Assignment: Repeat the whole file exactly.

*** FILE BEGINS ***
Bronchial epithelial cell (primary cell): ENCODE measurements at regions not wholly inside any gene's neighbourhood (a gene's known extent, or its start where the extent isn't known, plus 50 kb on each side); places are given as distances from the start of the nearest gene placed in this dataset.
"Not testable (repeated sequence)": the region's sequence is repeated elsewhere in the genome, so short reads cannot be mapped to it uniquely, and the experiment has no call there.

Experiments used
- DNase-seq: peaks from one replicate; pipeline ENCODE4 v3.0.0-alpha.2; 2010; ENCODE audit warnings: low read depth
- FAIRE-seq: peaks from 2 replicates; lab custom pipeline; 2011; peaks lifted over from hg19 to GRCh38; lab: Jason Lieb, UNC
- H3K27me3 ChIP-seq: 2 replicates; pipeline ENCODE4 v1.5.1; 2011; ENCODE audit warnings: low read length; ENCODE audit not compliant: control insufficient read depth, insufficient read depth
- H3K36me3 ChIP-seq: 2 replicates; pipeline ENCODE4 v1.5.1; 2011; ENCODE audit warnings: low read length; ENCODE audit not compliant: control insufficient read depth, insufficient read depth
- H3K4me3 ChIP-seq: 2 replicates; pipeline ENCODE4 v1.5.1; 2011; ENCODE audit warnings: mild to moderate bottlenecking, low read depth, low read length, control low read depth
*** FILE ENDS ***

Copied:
Bronchial epithelial cell (primary cell): ENCODE measurements at regions not wholly inside any gene's neighbourhood (a gene's known extent, or its start where the extent isn't known, plus 50 kb on each side); places are given as distances from the start of the nearest gene placed in this dataset.
"Not testable (repeated sequence)": the region's sequence is repeated elsewhere in the genome, so short reads cannot be mapped to it uniquely, and the experiment has no call there.

Experiments used
- DNase-seq: peaks from one replicate; pipeline ENCODE4 v3.0.0-alpha.2; 2010; ENCODE audit warnings: low read depth
- FAIRE-seq: peaks from 2 replicates; lab custom pipeline; 2011; peaks lifted over from hg19 to GRCh38; lab: Jason Lieb, UNC
- H3K27me3 ChIP-seq: 2 replicates; pipeline ENCODE4 v1.5.1; 2011; ENCODE audit warnings: low read length; ENCODE audit not compliant: control insufficient read depth, insufficient read depth
- H3K36me3 ChIP-seq: 2 replicates; pipeline ENCODE4 v1.5.1; 2011; ENCODE audit warnings: low read length; ENCODE audit not compliant: control insufficient read depth, insufficient read depth
- H3K4me3 ChIP-seq: 2 replicates; pipeline ENCODE4 v1.5.1; 2011; ENCODE audit warnings: mild to moderate bottlenecking, low read depth, low read length, control low read depth